To such, the secrets of the witnessing of faith "There is no god except Allah" are disclosed. To express the Oneness of Allah in practice is to know what it is and to know it is to practice it. For this reason, whosoever knows it put it into practice and whosoever acts in accordance with it knows it. So let your declaration of the Oneness of Allah be "There is no god except Allah."

There are many classes of worshippers. Some worship themselves, others their wealth, some their wives, others their children, others their officers or professions. All these are worshippers of their self and follow its behest. Whereas the real worshipper is one who does not obey the carnal self (nafs) and is always taking it to task. These people subject themselves to the verdict of a balance and discover whether their scale will rise or fall. They have their hearts balancing their progress, lest either one of their scale be found lacking, for it is with these two scales that they acquire two wings which they can set out in accordance with righteousness in this world.

When the first group is compared to the second, it is called common and vulgar, likewise the second group, when compared to the third group is the common sort that cannot understand the hidden things revealed to the select few.

As your Excellency invites me to a place of new and unimaginable possibilities of development, in the like manner, I invite your Excellency to the attainment of the elevation of your life and its spiritual progress. When you rise from the platform of commoners, you will be made to plunge into one of the oceans of favors and kindness and mercy, and will be clothed with the robes of light and Divine secrets and rare knowledge of the Divine.

The Holy Prophet, praise and peace be upon him, said: "When a man treats you with kindness reciprocate with a better kindness." Since I am too poor to give you a suitable gift in reward for your most favored generosity, I invite you to spiritual lights so that you may be able to receive Divine gifts and rid yourself of your physical existence.

May you be able to behold beauty and splendor in your own self and recognize that you are a part of the sublime Divine world endowed even with a creative life! In this discovery of the self you will be able to enter as pure substance into your real self, turning away from all that is external to what is within.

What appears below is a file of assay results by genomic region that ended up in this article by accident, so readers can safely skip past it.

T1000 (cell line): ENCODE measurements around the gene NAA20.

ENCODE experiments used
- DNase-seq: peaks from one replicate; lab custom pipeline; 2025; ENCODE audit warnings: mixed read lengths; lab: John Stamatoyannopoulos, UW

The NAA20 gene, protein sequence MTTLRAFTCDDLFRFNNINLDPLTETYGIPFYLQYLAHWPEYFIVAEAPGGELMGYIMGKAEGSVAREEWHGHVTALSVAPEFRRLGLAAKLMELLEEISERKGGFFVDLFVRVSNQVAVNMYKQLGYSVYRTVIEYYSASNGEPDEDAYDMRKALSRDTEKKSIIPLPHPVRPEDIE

Remember, the human mind, in longing to reach into the original source, works on the one fundamental and common principle of love. All mystics sing the same song of love for the beloved. There may be differences in detail or expression, but in the main principle, all are united as drops of one ocean or fingers of one hand.

All are seekers of Allah, and the ways leading to Him from Tus and Baghdad are many, but He is One. If you fail to perform a single religious duty, or sleep soundly at night, or are found guilty of committing a major sin, or if a single man throughout your vast empire is reported to have gone to sleep without food any night, remember the Wrath of Allah will descend upon you and you will have to lament your indifference in such matters for the rest of your days.

You should contemplate upon the trials, troubles, anxiety and sorrows of a vizier who has been entrusted to run the affairs of the Islamic state.

Now, I would like to turn to the affairs of the Niazmiyya College and regret very much my inability to comply with your Excellency's commands that direct me to accept the post of professor in this college. You do not know how infinitely my happiness has increased since my retirement to Tus. I have no other desire but the quietness I enjoy here. If I leave Tus and go to Baghdad, obviously my intention in undertaking the journey would be either to gain worldly wealth and glory or add to religious achievements. Al Hamdulillah, I have already renounced worldly pomp and glory. This world has nothing to give me and my heart, my hopes are in the next world. The glamour of the worldly life around me during the previous period at the Nizamiyya College accentuated the bitterness of my early tragedy which I cannot forget till my death. Even if the seat of the government of Baghdad, together with its vast properties is shifted to Tus, it would not be possible for me to dedicate myself to public affairs.